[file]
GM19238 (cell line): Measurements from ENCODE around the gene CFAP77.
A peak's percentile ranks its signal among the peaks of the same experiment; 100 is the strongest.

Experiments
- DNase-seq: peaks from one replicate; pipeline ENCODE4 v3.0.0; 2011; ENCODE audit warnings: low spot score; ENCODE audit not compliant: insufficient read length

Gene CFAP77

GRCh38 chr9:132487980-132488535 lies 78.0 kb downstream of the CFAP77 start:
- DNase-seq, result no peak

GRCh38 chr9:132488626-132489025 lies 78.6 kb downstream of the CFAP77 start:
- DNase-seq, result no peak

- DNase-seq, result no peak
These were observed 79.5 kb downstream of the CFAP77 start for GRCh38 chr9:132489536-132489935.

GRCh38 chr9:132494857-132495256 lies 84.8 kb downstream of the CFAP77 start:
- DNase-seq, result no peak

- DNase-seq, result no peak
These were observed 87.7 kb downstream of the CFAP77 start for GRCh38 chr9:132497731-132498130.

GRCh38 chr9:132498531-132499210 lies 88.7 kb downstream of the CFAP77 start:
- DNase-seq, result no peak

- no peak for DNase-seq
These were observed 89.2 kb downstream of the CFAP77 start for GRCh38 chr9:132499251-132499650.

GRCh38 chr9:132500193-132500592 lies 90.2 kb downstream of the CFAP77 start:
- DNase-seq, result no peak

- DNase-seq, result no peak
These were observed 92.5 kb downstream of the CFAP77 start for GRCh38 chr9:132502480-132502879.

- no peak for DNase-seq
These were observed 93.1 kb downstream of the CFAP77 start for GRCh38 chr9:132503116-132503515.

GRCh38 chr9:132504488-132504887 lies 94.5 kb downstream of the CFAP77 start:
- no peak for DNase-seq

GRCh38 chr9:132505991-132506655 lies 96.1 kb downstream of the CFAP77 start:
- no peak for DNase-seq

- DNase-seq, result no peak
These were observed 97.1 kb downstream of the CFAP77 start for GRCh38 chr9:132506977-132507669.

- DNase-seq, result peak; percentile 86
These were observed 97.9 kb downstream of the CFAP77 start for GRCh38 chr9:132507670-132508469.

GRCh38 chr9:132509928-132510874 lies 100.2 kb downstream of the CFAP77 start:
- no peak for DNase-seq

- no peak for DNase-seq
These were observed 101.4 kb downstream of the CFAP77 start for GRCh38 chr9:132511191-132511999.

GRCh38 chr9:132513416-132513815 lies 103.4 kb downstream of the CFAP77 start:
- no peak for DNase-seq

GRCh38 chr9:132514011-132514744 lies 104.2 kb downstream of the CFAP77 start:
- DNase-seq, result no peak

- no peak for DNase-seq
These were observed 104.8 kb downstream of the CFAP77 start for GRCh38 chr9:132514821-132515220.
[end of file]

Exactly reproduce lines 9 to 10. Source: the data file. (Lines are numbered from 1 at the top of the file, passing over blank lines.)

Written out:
- DNase-seq, result no peak

- DNase-seq, result no peak